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Making Tax Digital: The Uncertainty over HMRC’s timeline

It won’t come as any surprise to anyone reading this piece that CaseWare, along with accountants and businesses, are awaiting the arrival of the now well overdue HMRC ‘Making Tax Digital’ consultation documents.  It is thought that HMRC had planned to release the consultation documents prior to the HMRC Stakeholder Conference on Thursday 14 July.  However, on Tuesday 12 July, HMRC issued the following statement:

“Following the early change of prime minister announced yesterday, HMRC’s executive leadership will need to be available to ministers at all times during the remainder of the week.

“Unfortunately, this means that we will have to postpone the HMRC Stakeholder Conference on Thursday 14 July.  We’re sorry for the short notice and inconvenience, and we will be in touch with a new date as soon as we can."

With regards to the release of the consultation documents, HMRC added “The political landscape has rapidly changed this week.  We currently intend to publish the MTD consultation documents in the summer but understandably it won’t be this week.”

So we’re now in limbo again as to when we will get to see these consultation documents.  People have lost track in the number of delays there have been relating to Making Tax Digital and it has led a number of high profile organisations to suggest HMRC amend their timetable for implementing this.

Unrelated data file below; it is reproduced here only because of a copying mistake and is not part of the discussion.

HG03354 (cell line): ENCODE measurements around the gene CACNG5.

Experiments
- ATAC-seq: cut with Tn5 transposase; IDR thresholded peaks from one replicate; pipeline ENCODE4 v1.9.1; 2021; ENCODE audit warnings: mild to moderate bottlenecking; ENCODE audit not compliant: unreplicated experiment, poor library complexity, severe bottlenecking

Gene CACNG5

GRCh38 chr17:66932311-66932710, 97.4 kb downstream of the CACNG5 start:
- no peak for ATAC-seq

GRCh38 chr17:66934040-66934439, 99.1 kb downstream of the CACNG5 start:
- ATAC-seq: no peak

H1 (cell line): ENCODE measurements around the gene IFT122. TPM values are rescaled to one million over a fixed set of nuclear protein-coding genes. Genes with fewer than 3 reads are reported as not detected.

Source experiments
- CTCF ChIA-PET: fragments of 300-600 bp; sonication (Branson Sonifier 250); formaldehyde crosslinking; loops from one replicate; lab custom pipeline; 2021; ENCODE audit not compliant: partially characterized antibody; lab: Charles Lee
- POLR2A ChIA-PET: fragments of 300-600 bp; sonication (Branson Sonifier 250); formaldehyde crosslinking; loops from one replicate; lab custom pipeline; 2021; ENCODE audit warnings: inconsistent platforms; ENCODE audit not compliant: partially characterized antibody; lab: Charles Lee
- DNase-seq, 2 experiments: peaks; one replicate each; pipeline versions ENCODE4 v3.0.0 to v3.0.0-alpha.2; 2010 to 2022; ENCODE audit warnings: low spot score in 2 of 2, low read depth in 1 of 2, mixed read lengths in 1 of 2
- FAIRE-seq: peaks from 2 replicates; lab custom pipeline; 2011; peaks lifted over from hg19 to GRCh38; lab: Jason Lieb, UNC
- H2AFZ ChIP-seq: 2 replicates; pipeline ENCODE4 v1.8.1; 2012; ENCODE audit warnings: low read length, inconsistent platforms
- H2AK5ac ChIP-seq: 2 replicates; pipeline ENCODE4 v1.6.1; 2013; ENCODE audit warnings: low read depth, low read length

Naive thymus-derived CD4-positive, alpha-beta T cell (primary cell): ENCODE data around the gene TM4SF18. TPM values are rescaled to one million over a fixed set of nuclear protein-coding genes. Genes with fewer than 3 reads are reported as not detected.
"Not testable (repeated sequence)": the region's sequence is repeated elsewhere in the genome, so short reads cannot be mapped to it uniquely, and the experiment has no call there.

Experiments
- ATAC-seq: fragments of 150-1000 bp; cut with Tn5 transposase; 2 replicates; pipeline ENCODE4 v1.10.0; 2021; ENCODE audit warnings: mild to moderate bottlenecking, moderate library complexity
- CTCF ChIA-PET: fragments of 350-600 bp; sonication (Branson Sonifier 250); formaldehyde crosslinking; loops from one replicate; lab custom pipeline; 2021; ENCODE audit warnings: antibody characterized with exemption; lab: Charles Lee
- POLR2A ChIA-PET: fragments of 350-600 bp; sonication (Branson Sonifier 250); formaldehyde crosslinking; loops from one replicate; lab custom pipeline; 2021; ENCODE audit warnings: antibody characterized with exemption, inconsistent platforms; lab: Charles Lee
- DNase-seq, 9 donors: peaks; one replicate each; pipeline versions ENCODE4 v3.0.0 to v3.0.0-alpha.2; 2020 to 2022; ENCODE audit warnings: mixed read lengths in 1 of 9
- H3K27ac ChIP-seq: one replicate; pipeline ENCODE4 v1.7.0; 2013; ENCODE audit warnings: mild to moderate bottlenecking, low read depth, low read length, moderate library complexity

Ralph Pettengell, the new President of the Association of Taxation Technicians (ATT) made the following comments in his inaugural speech to the ATT’s Annual General Meeting:

“The Government quite reasonably delayed publishing their six Making Tax Digital Consultative documents until after the referendum campaign.  We will wait to see if they are delayed further by the contest for a new Prime Minister.  In any case by the time responses are in we believe that it will be impossible for HMRC to adequately consider the views and constructive points raised in each consultation in time to keep to the timetable of an April 2017 public testing phase.

Therefore ATT strongly believes that HMRC needs to revise the timetable for implementation by at least one year.  This would allow the consultations to be released in phases, with staggered submission deadlines, to allow more consideration of all the issues.”

ICAS have also commented on the current HMRC timetable in their recent Making Tax Digital Strategy document, where they state;

“Imposing mandatory quarterly filing by 2018 sets too short a timescale to effect the revolution that is needed in small business attitudes.  The vast majority of such businesses and their advisers are not yet prepared for the digital record keeping needed to facilitate cost effective, more frequent reporting.”

These sentiments have been echoed by many in the industry.  Until the consultation documents are released, the uncertainties and expectations of HMRC keeping to their current timetable will be up in the air.  As the tax world waits for the next chapter in this Making Tax Digital soap opera, we anticipate this saga could continue for some time.

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